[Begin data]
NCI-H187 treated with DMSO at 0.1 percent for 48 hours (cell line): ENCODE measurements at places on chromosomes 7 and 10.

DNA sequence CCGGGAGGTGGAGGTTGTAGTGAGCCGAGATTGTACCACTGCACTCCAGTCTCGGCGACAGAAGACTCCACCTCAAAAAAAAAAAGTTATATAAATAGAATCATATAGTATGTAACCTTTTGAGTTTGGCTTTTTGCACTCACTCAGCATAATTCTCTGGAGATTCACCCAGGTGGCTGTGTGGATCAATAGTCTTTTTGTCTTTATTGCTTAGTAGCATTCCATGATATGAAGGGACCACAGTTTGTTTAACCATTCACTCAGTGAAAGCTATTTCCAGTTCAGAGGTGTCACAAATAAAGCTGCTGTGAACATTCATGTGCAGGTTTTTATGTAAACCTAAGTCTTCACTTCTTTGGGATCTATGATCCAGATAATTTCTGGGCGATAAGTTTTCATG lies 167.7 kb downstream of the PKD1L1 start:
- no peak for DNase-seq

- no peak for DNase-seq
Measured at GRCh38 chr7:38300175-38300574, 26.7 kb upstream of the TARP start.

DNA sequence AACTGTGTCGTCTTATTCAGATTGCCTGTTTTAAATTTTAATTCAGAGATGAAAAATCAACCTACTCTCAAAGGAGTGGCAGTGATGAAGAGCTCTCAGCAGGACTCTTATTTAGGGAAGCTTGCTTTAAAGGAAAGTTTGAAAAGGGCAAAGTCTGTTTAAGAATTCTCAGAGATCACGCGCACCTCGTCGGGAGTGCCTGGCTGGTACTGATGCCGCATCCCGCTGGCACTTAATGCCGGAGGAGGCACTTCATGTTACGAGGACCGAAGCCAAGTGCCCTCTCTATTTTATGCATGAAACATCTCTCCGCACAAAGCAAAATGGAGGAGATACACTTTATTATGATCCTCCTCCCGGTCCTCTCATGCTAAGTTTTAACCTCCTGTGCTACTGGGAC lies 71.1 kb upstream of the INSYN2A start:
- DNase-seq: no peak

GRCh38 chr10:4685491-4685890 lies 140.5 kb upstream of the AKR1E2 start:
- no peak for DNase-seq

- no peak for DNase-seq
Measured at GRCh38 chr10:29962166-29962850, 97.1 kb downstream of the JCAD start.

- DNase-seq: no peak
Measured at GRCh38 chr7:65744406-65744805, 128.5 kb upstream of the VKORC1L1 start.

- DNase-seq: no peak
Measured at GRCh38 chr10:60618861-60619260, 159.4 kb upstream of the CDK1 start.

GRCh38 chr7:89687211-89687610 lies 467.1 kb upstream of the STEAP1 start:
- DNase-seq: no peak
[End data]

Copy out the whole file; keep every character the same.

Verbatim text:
NCI-H187 treated with DMSO at 0.1 percent for 48 hours (cell line): ENCODE measurements at places on chromosomes 7 and 10.

DNA sequence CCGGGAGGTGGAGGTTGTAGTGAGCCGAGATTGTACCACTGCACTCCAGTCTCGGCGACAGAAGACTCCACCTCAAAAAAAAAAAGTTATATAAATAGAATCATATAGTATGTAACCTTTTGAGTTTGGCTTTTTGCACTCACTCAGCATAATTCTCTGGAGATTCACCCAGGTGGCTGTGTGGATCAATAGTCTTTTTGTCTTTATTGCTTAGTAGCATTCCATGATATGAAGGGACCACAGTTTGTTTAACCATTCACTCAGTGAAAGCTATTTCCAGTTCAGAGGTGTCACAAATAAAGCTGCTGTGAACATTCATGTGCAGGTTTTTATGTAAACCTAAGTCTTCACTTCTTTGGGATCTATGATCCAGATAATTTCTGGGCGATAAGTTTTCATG lies 167.7 kb downstream of the PKD1L1 start:
- no peak for DNase-seq

- no peak for DNase-seq
Measured at GRCh38 chr7:38300175-38300574, 26.7 kb upstream of the TARP start.

DNA sequence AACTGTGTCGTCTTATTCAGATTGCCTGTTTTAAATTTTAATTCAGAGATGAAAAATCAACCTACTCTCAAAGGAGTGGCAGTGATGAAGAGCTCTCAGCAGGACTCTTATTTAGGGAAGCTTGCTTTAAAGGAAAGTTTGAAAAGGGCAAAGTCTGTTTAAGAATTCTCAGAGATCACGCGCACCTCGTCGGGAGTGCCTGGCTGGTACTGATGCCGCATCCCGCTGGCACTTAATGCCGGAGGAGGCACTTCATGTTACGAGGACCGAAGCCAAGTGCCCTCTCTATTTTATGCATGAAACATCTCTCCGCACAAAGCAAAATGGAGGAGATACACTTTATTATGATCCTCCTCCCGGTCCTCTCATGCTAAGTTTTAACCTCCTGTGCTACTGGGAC lies 71.1 kb upstream of the INSYN2A start:
- DNase-seq: no peak

GRCh38 chr10:4685491-4685890 lies 140.5 kb upstream of the AKR1E2 start:
- no peak for DNase-seq

- no peak for DNase-seq
Measured at GRCh38 chr10:29962166-29962850, 97.1 kb downstream of the JCAD start.

- DNase-seq: no peak
Measured at GRCh38 chr7:65744406-65744805, 128.5 kb upstream of the VKORC1L1 start.

- DNase-seq: no peak
Measured at GRCh38 chr10:60618861-60619260, 159.4 kb upstream of the CDK1 start.

GRCh38 chr7:89687211-89687610 lies 467.1 kb upstream of the STEAP1 start:
- DNase-seq: no peak